Opera Favourites, Welsh National Opera


While Welsh National Opera’s spring concert imaginatively called Opera Favourites did what it said on the tin, it was also partly a musical preview of some scheduled shows.

There was, for example, a fair chunk of Mozart’s The Marriage of Figaro, February 2025, and a rousing chorus and orchestral section from Britten’s Peter Grimes, April 2025, and sooner on the horizon Verdi’s Rigoletto, September 2024.

On one hand the evening was like a taster menu, trying out lots of nice little morsels wirhout getting full on any individual dish – although similarly you can go hoem from such a culinary event hungry. Maybe a wedding meal tasting session would be more appropriate, seeing that so much was from upcoming operas, to decide what to go for as a full meal.

Conducted by Frederick Brown before the interval and Edmund Whitehead for the second half, the orchestra and chorus were in glowing form, the latter including many faces that we have enjoyed seeing and hearing for several decades. Chorus members Philip Lloyd-Evans Fiona Harrison-Wolfe, Alun Rhys-Jenkins, Helen Jarmany, Huw Llywelyn and Alastair Moore, in this operatic pot purri while the main roles were taken by members of the company’s Associate Artists scheme Emily Christina Loftus and Melissa Gregory, along with James Cleverton and Adam Gilbert.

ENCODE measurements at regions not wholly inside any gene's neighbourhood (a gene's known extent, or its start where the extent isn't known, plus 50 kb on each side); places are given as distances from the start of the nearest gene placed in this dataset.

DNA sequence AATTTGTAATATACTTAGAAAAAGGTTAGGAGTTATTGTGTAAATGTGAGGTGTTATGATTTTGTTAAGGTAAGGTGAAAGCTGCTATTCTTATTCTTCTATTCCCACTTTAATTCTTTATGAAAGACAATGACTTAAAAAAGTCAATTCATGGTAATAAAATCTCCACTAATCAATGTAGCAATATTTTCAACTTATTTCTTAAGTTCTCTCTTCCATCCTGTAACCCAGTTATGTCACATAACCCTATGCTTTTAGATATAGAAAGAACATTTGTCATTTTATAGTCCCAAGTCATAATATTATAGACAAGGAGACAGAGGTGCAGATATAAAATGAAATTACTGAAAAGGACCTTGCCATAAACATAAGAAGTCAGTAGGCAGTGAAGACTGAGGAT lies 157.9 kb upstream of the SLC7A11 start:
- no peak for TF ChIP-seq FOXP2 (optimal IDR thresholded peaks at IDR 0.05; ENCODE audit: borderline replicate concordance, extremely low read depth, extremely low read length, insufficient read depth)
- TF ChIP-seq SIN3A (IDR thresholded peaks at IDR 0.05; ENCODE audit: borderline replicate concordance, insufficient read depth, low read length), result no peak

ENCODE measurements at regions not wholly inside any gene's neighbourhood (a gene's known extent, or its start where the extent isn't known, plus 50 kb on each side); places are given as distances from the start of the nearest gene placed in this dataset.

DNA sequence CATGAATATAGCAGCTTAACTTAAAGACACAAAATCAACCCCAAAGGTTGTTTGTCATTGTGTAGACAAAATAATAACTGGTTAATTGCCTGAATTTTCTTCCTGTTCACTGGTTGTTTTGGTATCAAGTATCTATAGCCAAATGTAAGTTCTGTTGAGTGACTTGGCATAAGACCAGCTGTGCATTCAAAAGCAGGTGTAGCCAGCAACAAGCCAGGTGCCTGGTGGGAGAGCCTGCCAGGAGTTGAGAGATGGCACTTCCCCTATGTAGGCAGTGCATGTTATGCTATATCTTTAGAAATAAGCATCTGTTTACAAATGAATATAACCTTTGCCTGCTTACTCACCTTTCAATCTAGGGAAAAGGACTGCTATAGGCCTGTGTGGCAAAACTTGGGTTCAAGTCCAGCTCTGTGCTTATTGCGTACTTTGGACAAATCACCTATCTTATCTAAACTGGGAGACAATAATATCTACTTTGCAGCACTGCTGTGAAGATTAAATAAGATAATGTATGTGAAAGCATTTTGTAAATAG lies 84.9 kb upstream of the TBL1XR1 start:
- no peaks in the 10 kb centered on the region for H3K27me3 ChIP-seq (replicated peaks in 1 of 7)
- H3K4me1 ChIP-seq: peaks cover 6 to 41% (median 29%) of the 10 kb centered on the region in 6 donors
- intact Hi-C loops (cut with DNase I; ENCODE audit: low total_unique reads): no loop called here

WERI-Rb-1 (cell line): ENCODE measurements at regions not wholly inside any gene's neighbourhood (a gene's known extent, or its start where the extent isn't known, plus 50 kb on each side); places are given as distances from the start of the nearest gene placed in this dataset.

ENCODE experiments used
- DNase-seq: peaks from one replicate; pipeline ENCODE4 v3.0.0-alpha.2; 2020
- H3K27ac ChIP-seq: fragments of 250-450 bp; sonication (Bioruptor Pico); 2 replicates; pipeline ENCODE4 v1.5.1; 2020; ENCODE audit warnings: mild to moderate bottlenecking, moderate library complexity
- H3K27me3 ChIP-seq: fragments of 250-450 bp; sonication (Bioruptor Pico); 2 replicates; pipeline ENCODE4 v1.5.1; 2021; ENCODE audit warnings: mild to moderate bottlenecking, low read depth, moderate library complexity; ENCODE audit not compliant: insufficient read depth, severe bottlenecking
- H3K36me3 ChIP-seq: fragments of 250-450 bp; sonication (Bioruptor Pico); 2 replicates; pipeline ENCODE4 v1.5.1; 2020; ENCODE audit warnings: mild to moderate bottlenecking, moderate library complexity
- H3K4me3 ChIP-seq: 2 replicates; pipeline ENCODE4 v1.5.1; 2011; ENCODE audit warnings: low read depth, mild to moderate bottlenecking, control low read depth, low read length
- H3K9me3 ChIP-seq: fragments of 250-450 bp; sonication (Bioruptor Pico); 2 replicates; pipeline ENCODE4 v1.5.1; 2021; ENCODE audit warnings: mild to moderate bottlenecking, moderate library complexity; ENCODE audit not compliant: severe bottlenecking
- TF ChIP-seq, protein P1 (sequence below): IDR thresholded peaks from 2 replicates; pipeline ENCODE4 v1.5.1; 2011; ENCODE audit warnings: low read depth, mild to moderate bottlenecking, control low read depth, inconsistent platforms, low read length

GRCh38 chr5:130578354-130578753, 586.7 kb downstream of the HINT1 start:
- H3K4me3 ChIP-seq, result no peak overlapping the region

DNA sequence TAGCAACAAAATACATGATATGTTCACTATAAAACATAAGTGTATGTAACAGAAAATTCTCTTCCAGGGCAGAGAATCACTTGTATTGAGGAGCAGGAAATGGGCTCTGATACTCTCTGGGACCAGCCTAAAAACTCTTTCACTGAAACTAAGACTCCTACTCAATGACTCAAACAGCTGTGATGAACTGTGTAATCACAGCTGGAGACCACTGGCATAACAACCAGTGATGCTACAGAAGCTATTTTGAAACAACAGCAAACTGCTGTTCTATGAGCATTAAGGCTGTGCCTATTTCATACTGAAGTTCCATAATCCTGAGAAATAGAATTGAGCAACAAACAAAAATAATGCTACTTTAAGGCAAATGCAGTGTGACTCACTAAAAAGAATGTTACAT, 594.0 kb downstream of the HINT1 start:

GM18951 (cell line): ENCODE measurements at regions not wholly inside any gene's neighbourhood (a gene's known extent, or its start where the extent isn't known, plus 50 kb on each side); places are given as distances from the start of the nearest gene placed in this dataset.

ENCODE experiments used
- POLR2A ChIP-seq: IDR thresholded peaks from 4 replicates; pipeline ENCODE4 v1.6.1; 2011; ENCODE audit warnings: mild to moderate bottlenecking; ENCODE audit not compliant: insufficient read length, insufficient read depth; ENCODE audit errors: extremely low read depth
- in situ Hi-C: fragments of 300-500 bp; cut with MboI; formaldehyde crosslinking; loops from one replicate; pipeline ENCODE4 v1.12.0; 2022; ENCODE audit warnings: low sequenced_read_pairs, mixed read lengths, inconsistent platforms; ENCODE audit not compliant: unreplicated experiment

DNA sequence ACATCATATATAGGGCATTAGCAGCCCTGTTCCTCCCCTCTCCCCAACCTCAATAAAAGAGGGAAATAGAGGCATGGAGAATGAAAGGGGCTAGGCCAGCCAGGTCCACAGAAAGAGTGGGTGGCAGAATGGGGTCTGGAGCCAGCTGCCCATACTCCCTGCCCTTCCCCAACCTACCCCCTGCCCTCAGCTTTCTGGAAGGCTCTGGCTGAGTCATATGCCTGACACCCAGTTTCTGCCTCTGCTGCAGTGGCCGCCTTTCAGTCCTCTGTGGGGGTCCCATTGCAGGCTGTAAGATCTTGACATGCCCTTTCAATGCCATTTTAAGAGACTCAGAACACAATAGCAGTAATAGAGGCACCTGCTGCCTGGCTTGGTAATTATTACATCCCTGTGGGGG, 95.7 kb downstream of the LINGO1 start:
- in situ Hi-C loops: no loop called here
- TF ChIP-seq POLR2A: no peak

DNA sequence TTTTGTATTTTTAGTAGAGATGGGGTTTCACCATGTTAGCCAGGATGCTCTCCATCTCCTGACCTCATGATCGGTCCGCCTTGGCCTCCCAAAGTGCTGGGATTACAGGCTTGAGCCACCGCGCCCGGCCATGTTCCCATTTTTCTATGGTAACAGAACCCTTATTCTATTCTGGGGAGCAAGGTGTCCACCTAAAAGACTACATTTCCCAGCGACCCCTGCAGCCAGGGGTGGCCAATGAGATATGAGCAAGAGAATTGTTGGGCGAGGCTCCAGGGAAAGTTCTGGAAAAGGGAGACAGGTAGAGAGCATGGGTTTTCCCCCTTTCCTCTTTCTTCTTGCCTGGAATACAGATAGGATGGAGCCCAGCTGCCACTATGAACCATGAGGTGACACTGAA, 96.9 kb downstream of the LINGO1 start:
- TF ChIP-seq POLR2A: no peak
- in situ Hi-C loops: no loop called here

While this was not semi-staged or in costume, the soloists and chorus members brought plenty of dramatic interpretation to the scenes, whether a feisty Habanera from Bizet’s Carmen or tense Une vela! From Verdi’s Otello and Duca! Duca ! from Rigoletto.

There was also plenty of musical choice for the orchestra to shine.

Although mostly bums of seats opera or concert repertoire, including Nussun Dorma from Puccini’s Turandot and O mio babbino caro from Puccini’s Gianni Schicchi, more Rigoletto in the form of La donna e mobile and the Flower Song from Delibes Lakme, this was all performed with elan and delighted the Wales Millennium Center audience. Hopefully this was not exclusively preaching to the converted and will convert to full scale opera ticket sales, and not only for the more popular repertoire that was featured.

In September this populist (nothing wrong with that) approach is continuing with an Opera Favourites at the Movies.

Is this really the role of a well-funded national opera comapny that once presented three full scale operas in this spring season? Not my decision.

Touring to Llandudno, Southampton, Bristol, Plymouth


Leave a Reply

%d bloggers like this: